Understanding Exclusions In Your General Liability Policy
A general commercial liability (GCL) insurance policy is vital for any company in the construction industry. It can protect your construction company against devastating and expensive lawsuits.
But getting a GCL policy is only part of the battle. The other part is understanding what your GCL policy does and does not cover. There’s nothing worse than having a claim, thinking it’s covered…and then being informed that in fact, there was an exclusion in the policy that doesn’t afford coverage for the claim.
Defects and Coverage
Many policies will have exclusions for construction defects. Sometimes, this is called a “your work” exclusion.
For an extra fee, you can purchase coverage for these kinds of claims, but coverage isn’t automatically afforded. The good news is that if you do opt to purchase this coverage, you can also purchase the coverage to protect against construction effects that are caused by subcontractors who are also working on the project. This can protect your construction company against errors that are often out of your control.
Many policies also limit the extent of property damage that is caused by defective or faulty work on a project. Policies will sometimes exclude faulty construction work, but cover damages that are caused by faulty work. For example, the GCL policy may exclude damages that are related to bad wiring in the project. But if property is damaged because of a fire started by the bad wiring, that property damage may be covered.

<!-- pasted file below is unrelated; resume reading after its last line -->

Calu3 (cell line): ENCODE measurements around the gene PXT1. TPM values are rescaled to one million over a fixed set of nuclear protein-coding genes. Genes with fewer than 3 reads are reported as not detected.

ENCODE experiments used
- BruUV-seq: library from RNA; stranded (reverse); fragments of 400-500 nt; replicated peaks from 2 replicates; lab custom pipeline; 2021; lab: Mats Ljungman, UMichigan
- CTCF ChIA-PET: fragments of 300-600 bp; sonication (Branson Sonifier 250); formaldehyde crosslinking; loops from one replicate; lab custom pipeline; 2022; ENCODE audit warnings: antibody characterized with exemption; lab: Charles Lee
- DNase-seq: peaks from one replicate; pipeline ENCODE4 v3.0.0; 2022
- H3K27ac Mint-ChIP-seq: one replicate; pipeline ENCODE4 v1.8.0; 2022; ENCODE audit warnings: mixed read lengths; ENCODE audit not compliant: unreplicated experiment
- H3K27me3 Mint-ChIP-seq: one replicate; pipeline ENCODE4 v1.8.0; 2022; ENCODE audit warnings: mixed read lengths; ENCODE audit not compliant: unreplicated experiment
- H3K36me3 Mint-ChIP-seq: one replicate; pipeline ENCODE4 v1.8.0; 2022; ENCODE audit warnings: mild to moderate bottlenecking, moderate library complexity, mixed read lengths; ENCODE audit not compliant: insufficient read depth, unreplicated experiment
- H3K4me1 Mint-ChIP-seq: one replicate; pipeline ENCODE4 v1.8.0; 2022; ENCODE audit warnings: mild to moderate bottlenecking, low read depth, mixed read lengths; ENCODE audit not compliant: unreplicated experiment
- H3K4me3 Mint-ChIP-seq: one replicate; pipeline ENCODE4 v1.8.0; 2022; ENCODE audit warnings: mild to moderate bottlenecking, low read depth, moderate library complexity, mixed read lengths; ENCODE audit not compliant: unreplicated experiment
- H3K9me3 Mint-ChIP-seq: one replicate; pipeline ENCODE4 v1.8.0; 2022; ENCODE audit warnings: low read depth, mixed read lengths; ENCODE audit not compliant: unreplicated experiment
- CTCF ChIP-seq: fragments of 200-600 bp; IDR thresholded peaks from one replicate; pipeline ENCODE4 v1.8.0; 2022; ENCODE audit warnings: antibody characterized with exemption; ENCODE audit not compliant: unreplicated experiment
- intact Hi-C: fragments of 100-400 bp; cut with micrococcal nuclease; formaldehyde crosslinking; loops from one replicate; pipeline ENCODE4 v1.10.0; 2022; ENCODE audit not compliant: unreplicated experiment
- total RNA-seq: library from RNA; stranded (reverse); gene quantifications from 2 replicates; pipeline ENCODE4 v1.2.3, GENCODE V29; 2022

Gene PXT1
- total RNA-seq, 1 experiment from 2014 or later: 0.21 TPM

Assumption of Risk
Policies generally will only cover you for things that are part of your job, or which are standard in the construction industry. If you voluntarily assume a risk, or undertake to do something that isn’t normally part of a construction project, you may not be covered.
For example, assume you agree that you will be liable for damages caused by a subcontractor. That’s your decision, and one that isn’t often assumed by general contractors. If you undertake that duty or responsibility, your insurance company may deny coverage for any losses related to that assumption.
Your work on the project may be complete, but claims can arise years after completion. Many policies will exclude coverage for claims that happen after the project is complete. If you want that coverage, you’ll have to pay extra for it. But because many defects, damages, and other claims can easily arise long after a project is finished, it’s a good idea to have such coverage.
Duty to Defend
Remember that even if your CGL policy denies coverage—that is, it denies that it has to pay any damages that you may incur—that it still may have a duty to hire an attorney and defend you. Often, this depends on the language in the complaint if there is a lawsuit. A good construction law attorney can determine whether your insurance company has a duty to defend you in any lawsuit.
Call our Fort Lauderdale construction attorneys at Sweeney Law P.A. at 954 440-3993 for help today if you have a construction law insurance problem.